Children’s Stories Participants (one team per chapter; a team of one individual is permitted) create an illustrated children’s story of artistic, instructional, and social value. The story must have a science, technology, engineering, and mathematics (STEM) focus. It may be written in prose or poetry and take the form of a fable, adventure story, or other structure

Coding Participants (one individual or one team per chapter) respond to an annual coding-related design challenge by developing a software program that will accurately address an on-site problem in a specified, limited amount of time.

Computer-Aided Design (CAD), Architecture Participants (two individuals per state) create representations, such as foundation and/or floor plans, and/or elevation drawings, and/or details of architectural ornamentation or cabinetry. Students may be expected to animate a presentation of their entry.

Computer-Aided Design (CAD), Engineering Participants (two individuals per state) create 3D computer model(s) of an engineering or machine object, such as a machine part, tool, device, or manufactured product. Students may be expected to animate a portion of their model.

Computer Integrated  Manufacturing (CIM) Participants (one team per chapter) design, fabricate, and use Computer Integrated Manufacturing (CIM) to create a promotional TSA product that will showcase the current conference city and/or state.

Debating Technological Issues Participants (three teams of two members per state) debate against a team/s from another chapter in order to advance to the semifinals. The teams are instructed on site to take either the pro or con side of a topic that is designated annually.

Digital Video Production Participants (three teams perstate, on entry per team) develop a digital video/film that focuses on the given year’s theme. Sound may accompany the film. Several examples are available in the National TSA Video Library.

Dragster Design  Participants (two individuals per chapter, one entry per individual) design, produce working drawings for, and build a CO2-powered dragster.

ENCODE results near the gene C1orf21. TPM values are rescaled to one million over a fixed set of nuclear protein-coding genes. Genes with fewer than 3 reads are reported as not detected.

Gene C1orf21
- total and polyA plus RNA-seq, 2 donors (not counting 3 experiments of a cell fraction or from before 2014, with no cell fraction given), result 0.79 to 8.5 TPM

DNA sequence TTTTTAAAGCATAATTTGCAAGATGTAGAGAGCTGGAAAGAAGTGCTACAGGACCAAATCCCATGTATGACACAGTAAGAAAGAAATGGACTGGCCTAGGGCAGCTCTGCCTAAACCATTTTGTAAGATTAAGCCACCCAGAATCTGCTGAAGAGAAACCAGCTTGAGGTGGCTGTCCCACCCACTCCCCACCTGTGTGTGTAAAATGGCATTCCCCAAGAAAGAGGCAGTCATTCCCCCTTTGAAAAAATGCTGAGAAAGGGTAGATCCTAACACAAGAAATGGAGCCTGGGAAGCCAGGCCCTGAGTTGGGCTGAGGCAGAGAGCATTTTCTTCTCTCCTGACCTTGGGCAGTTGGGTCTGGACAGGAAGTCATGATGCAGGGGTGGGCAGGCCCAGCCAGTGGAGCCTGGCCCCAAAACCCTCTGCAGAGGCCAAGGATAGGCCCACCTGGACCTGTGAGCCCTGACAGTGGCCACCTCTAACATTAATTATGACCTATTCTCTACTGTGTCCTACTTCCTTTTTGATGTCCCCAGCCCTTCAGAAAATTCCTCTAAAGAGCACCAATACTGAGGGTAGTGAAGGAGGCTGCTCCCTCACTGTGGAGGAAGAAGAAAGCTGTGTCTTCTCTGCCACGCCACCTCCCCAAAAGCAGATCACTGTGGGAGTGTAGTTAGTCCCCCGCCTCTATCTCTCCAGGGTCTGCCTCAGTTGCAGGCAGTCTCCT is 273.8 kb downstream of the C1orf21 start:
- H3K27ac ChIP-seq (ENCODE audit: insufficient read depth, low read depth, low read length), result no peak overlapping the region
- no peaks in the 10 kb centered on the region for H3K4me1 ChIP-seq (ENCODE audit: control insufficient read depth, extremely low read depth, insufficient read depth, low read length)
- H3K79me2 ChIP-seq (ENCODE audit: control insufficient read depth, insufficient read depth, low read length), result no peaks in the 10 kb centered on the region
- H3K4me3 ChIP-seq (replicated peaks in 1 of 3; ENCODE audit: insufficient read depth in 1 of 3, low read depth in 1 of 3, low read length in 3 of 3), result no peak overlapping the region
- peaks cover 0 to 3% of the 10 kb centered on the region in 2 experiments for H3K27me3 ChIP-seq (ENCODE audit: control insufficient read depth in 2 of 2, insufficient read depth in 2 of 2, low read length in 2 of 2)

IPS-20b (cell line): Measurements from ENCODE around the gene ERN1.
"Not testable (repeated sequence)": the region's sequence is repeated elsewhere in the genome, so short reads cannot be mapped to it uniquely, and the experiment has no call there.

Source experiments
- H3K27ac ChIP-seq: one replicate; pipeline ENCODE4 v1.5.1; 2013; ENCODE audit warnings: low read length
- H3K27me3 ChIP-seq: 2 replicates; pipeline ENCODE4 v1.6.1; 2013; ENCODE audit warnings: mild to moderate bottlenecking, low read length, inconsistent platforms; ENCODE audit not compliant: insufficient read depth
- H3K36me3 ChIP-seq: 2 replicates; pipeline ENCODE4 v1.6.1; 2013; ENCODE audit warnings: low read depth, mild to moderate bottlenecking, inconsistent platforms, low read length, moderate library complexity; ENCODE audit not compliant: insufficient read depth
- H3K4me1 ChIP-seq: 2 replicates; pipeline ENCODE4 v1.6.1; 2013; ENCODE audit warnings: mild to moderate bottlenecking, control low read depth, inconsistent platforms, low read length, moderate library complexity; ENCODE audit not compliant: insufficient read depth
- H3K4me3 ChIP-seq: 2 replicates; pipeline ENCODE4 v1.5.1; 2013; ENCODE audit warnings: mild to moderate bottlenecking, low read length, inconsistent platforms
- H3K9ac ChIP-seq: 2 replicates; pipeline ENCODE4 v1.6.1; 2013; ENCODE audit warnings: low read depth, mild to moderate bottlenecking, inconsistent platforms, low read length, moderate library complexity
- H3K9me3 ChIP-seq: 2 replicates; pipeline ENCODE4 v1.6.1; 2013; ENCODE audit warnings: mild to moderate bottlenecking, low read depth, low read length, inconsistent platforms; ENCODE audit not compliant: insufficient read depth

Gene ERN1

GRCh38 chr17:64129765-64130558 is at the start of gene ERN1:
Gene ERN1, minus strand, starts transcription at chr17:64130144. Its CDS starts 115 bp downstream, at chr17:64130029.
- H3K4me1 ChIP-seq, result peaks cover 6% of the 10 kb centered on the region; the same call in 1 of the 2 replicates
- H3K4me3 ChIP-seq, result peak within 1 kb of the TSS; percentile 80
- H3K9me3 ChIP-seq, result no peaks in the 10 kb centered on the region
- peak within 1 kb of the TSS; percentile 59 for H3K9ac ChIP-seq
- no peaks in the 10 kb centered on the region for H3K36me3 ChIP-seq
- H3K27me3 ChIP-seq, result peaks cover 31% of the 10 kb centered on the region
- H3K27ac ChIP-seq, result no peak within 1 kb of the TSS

Engineering Design Participants (one team of three to five members per chapter, one entry per team) work as part of a team to solve a design problem. Through use of a model/prototype, display, and design notebook, the team explains in detail how it has solved the problem and the solution’s impact on society and the environment. Semifinalists demonstrate the problem and solution in a timed presentation.

Essays on Technology Participants (three individuals per state) conduct research in an announced technological area and, using the knowledge and personal insights gained from this research, write a persuasive essay on one subtopic selected from two or three related subtopics designated on site.

Extemporaneous Speech Participants (three individuals per state) give a three to five minute speech, fifteen minutes after having drawn a card on which a technology or TSA topic for a speech is written.

Fashion Design and Technology Participants (one team of two to four members per chapter) research, develop and create garment designs, garment mock-ups, and portfolios that reflect the current year’s published theme. Semifinalists participate in an on-site event in which they present their potential garment designs to the judges on a TSA runway.

Flight Endurance Participants (two individuals per chapter, one entry per individual) analyze flight principles with a rubber band-powered model aircraft.

Future Technology Teacher Participants (three individuals per chapter) research and select three accredited colleges or universities that offer technology education or engineering technology teacher preparation as a major. Each participant must write a one page simulated college essay about the wish to become a teacher in either major. Participants also develop and present a lesson plan.

Music Production Participants (three teams per state) produce a musical piece that is designed to be played during the national TSA conference opening or closing general sessions.

On Demand Video Participants (one team of two or more students per chapter, one entry per team) write, shoot, and edit a sixty second video during the conference in this on-site event.